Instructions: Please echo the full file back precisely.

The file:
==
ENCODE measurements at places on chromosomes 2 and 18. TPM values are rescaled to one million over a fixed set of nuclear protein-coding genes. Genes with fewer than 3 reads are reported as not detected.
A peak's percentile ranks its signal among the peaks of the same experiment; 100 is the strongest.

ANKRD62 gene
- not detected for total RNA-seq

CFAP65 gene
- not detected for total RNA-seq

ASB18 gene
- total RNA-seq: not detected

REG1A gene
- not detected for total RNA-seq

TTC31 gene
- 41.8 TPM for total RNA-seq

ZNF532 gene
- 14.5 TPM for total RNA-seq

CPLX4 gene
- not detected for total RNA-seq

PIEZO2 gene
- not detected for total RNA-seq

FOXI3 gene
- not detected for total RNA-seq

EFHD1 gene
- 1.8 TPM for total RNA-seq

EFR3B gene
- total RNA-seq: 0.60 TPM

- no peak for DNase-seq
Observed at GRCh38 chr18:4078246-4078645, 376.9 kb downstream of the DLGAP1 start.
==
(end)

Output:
ENCODE measurements at places on chromosomes 2 and 18. TPM values are rescaled to one million over a fixed set of nuclear protein-coding genes. Genes with fewer than 3 reads are reported as not detected.
A peak's percentile ranks its signal among the peaks of the same experiment; 100 is the strongest.

ANKRD62 gene
- not detected for total RNA-seq

CFAP65 gene
- not detected for total RNA-seq

ASB18 gene
- total RNA-seq: not detected

REG1A gene
- not detected for total RNA-seq

TTC31 gene
- 41.8 TPM for total RNA-seq

ZNF532 gene
- 14.5 TPM for total RNA-seq

CPLX4 gene
- not detected for total RNA-seq

PIEZO2 gene
- not detected for total RNA-seq

FOXI3 gene
- not detected for total RNA-seq

EFHD1 gene
- 1.8 TPM for total RNA-seq

EFR3B gene
- total RNA-seq: 0.60 TPM

- no peak for DNase-seq
Observed at GRCh38 chr18:4078246-4078645, 376.9 kb downstream of the DLGAP1 start.